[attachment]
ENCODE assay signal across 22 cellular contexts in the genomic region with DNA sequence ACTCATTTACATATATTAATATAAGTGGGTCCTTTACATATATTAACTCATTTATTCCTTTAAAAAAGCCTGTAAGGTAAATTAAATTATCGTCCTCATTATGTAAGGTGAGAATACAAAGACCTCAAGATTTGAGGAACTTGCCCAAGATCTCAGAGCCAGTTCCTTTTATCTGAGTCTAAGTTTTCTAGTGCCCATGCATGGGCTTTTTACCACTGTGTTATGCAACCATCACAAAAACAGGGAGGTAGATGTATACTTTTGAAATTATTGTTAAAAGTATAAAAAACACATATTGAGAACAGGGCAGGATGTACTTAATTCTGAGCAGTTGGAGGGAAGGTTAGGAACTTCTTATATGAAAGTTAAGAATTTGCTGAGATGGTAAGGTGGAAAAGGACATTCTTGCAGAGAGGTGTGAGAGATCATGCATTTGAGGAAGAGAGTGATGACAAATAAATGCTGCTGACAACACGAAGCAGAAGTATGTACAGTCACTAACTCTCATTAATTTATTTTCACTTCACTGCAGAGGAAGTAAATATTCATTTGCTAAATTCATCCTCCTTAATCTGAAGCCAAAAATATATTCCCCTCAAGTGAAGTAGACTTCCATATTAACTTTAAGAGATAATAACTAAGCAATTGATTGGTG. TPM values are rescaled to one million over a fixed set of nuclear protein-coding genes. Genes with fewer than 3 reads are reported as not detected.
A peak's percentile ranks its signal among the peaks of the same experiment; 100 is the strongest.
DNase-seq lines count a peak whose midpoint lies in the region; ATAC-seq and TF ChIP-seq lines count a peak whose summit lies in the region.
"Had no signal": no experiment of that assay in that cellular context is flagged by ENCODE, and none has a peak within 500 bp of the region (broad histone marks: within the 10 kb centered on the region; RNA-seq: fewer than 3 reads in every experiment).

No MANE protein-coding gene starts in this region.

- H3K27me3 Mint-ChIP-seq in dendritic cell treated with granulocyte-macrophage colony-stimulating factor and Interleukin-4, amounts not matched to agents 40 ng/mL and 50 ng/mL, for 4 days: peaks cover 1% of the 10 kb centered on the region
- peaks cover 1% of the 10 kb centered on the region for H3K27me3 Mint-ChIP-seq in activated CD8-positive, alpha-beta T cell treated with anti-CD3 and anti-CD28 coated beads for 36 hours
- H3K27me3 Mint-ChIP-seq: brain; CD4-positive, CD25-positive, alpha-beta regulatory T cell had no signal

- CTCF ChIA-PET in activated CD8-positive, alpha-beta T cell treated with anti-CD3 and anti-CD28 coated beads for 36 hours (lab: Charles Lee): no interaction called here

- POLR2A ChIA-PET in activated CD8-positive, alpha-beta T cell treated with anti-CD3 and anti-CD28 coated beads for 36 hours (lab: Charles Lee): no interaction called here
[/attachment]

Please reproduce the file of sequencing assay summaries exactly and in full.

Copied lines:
ENCODE assay signal across 22 cellular contexts in the genomic region with DNA sequence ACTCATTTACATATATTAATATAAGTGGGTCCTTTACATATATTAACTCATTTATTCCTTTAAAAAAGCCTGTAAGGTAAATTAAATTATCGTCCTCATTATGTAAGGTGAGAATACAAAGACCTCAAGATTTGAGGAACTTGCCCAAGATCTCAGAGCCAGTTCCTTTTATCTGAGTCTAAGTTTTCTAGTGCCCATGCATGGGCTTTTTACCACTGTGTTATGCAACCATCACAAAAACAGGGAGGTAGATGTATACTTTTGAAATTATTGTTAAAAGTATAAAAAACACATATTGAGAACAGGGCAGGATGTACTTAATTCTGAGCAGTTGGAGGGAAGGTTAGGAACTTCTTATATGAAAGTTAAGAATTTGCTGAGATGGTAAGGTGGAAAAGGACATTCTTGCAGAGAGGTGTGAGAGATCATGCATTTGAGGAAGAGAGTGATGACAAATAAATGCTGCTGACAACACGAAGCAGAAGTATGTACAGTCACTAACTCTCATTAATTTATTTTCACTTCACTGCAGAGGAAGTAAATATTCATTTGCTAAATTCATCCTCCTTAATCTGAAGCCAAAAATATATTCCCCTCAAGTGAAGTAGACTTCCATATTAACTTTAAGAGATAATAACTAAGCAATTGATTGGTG. TPM values are rescaled to one million over a fixed set of nuclear protein-coding genes. Genes with fewer than 3 reads are reported as not detected.
A peak's percentile ranks its signal among the peaks of the same experiment; 100 is the strongest.
DNase-seq lines count a peak whose midpoint lies in the region; ATAC-seq and TF ChIP-seq lines count a peak whose summit lies in the region.
"Had no signal": no experiment of that assay in that cellular context is flagged by ENCODE, and none has a peak within 500 bp of the region (broad histone marks: within the 10 kb centered on the region; RNA-seq: fewer than 3 reads in every experiment).

No MANE protein-coding gene starts in this region.

- H3K27me3 Mint-ChIP-seq in dendritic cell treated with granulocyte-macrophage colony-stimulating factor and Interleukin-4, amounts not matched to agents 40 ng/mL and 50 ng/mL, for 4 days: peaks cover 1% of the 10 kb centered on the region
- peaks cover 1% of the 10 kb centered on the region for H3K27me3 Mint-ChIP-seq in activated CD8-positive, alpha-beta T cell treated with anti-CD3 and anti-CD28 coated beads for 36 hours
- H3K27me3 Mint-ChIP-seq: brain; CD4-positive, CD25-positive, alpha-beta regulatory T cell had no signal

- CTCF ChIA-PET in activated CD8-positive, alpha-beta T cell treated with anti-CD3 and anti-CD28 coated beads for 36 hours (lab: Charles Lee): no interaction called here

- POLR2A ChIA-PET in activated CD8-positive, alpha-beta T cell treated with anti-CD3 and anti-CD28 coated beads for 36 hours (lab: Charles Lee): no interaction called here